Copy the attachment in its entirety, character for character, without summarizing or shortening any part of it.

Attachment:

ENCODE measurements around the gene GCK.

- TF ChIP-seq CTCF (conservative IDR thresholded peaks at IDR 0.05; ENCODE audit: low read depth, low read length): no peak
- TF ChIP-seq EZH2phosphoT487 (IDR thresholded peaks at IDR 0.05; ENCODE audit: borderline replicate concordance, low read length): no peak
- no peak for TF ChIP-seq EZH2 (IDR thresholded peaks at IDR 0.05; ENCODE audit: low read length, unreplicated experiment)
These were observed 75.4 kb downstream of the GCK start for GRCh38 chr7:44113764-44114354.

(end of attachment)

ENCODE measurements around the gene GCK.

- TF ChIP-seq CTCF (conservative IDR thresholded peaks at IDR 0.05; ENCODE audit: low read depth, low read length): no peak
- TF ChIP-seq EZH2phosphoT487 (IDR thresholded peaks at IDR 0.05; ENCODE audit: borderline replicate concordance, low read length): no peak
- no peak for TF ChIP-seq EZH2 (IDR thresholded peaks at IDR 0.05; ENCODE audit: low read length, unreplicated experiment)
These were observed 75.4 kb downstream of the GCK start for GRCh38 chr7:44113764-44114354.